In Profile: Anushka Asthana
Since her time as a student journalist at City 13 years ago, Anushka Asthana has enjoyed a successful career as a political journalist in both print and broadcasting. Today she forms one half of a groundbreaking job-share arrangement as Political Editor at the Guardian.
After growing up in Stalybridge, near Manchester and studying for a BSc in Economics at the University of Cambridge, Anushka Asthana (Periodical Journalism, 2003) successfully applied to City after identifying it as the place to go to kick-start a career in journalism. But that hadn’t always been the plan. She says,
At school I’d never thought I was that good at English, so I didn’t see journalism as a natural career choice. I now realise it’s about a lot more than just writing.
She got involved with the student newspaper at Cambridge as well as a local television channel; the two experiences inspiring her to apply to City. “Getting onto the course [at City] was a massive boost; it hugely built up my confidence,” she recalls.
Today, she is Political Editor at the Guardian newspaper, jointly with former Observer Economics Editor Heather Stewart, thanks to their employer’s progressive approach towards job-sharing. Anushka’s views on the experience are overwhelmingly positive: “A job share is the only way that someone at my stage of life, with two very young boys, could have even contemplated taking on a Political Editor role at a major broadsheet,” she says.
After graduating from City, Anushka joined the Observer where she spent eight enjoyable years as a reporter, a specialist and on the news desk. She says:
Sunday journalism is both liberating and brutal. You have a constant nervousness about the exclusives you are expected to bring in, but also the time and space to actually secure them.
Her tenure at the Observer was only briefly interrupted by a three-month stint at the Washington Post in 2006, after she was awarded the Laurence Stern Fellowship (arranged through City). During her time at the Post, she had the opportunity to travel on Air Force One and interview Barack Obama, who was a senator at the time.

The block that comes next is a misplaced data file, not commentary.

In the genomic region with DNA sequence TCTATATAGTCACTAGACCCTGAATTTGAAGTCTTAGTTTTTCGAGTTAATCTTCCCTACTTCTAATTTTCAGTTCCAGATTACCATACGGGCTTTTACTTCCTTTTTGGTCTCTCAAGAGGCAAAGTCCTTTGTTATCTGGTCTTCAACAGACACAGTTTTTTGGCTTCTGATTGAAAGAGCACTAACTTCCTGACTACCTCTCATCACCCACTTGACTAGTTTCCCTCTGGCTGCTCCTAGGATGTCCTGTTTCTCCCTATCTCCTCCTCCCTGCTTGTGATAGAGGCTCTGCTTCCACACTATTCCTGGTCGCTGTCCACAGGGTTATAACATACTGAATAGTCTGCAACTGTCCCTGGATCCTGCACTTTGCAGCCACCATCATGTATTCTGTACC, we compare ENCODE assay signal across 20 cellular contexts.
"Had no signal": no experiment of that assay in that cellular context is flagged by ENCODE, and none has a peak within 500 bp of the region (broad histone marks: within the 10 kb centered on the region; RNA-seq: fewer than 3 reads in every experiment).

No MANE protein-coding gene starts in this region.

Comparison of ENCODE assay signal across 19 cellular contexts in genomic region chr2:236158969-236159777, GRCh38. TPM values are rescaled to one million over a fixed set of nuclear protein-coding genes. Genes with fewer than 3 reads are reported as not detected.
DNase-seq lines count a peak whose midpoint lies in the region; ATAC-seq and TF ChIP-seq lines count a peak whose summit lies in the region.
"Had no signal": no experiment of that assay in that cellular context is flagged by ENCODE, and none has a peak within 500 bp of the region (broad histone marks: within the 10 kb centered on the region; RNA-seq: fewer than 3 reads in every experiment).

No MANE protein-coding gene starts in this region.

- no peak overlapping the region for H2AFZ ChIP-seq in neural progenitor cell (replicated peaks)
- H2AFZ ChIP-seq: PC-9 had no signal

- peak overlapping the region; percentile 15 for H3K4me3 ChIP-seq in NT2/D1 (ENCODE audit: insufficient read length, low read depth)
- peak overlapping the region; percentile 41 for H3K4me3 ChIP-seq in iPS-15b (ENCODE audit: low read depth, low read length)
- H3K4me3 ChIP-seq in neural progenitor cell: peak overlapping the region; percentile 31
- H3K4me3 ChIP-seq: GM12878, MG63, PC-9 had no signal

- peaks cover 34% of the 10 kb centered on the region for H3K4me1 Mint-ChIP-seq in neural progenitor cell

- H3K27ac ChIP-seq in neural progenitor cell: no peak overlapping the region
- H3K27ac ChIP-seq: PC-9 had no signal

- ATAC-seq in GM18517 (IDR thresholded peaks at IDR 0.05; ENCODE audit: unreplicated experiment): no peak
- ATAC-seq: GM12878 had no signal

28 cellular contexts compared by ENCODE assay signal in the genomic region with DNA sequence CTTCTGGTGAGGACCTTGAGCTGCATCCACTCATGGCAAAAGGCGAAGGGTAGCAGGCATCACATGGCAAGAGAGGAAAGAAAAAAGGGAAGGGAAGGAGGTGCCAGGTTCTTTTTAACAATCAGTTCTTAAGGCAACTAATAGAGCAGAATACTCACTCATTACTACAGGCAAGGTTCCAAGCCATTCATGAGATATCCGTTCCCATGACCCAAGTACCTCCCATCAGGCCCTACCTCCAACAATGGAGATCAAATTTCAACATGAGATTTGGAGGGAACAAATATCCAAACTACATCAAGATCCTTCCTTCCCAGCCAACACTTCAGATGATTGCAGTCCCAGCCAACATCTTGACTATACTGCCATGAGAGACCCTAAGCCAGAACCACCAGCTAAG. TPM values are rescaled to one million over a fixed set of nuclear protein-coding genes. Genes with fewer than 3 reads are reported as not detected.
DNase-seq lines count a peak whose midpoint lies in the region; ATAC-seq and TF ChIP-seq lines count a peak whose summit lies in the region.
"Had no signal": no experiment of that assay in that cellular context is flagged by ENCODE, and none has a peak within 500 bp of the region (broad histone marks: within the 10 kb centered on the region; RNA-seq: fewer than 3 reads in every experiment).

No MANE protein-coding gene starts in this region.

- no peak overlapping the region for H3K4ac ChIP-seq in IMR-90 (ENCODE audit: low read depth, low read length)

After leaving the Observer she worked as Political Correspondent for both The Times and Sky News before joining the Guardian at the end of last year. “I’ve really loved being in the parliamentary lobby. It’s pinch yourself stuff, from asking David Cameron and Benjamin Netanyahu about the Israeli- Palestinian peace process, to having daily access to the Prime Minister throughout the 2015 general election.”
With her current job-sharing arrangement allowing her to juggle the pressures of motherhood with the rigours of political journalism, Anushka is keen to see job-shares become commonplace in the media. “A quick look around the lobby shows you how family-unfriendly political reporting can be, but I hope this will help shift the dial,” she says.
In society today, it’s still on average the woman who is more likely to take on a bigger role at home and be more willing to sacrifice her career. So it’s not surprising that job shares have been particularly liberating for women.
“That said, I’ve been amazed by the number of men, in particular fathers, who have said they hope the job-share works because they want to see more of their families. So while it is about gender equality, it’s also about improving everybody’s work-life balance.”